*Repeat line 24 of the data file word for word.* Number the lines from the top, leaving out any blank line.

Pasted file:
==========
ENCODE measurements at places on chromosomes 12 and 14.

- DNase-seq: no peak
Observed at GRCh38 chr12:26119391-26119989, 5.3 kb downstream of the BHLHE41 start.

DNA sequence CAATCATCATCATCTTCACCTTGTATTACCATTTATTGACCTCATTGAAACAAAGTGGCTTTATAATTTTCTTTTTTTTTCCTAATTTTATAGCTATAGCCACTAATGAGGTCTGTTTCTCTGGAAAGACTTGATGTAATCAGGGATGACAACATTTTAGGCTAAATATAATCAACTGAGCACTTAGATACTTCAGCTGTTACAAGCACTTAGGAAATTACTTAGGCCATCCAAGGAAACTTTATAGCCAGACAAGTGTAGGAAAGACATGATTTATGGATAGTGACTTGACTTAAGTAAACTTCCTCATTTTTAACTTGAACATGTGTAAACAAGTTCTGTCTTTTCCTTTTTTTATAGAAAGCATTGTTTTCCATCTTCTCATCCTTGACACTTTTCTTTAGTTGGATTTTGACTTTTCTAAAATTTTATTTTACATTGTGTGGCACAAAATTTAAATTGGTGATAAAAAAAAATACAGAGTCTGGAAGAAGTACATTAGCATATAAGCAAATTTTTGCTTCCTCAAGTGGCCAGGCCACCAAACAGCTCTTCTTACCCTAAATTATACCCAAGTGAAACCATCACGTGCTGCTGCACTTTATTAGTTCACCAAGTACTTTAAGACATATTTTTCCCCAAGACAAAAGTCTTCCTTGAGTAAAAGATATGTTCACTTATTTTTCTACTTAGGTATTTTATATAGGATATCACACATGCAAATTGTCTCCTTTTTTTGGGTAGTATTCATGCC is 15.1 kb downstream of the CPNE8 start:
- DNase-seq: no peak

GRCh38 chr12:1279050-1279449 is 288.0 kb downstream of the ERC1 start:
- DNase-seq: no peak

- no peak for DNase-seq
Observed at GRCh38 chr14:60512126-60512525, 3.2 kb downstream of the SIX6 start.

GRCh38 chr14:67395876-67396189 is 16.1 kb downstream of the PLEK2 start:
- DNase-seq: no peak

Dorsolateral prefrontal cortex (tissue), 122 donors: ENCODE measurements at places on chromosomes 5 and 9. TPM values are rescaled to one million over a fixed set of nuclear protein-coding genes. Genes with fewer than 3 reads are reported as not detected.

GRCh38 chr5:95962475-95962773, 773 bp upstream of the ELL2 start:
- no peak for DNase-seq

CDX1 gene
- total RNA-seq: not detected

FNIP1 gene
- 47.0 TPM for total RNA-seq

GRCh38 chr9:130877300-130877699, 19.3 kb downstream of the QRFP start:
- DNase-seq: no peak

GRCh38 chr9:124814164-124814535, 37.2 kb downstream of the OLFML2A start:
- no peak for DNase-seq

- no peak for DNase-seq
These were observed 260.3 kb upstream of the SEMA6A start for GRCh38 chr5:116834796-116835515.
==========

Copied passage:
These were observed 260.3 kb upstream of the SEMA6A start for GRCh38 chr5:116834796-116835515.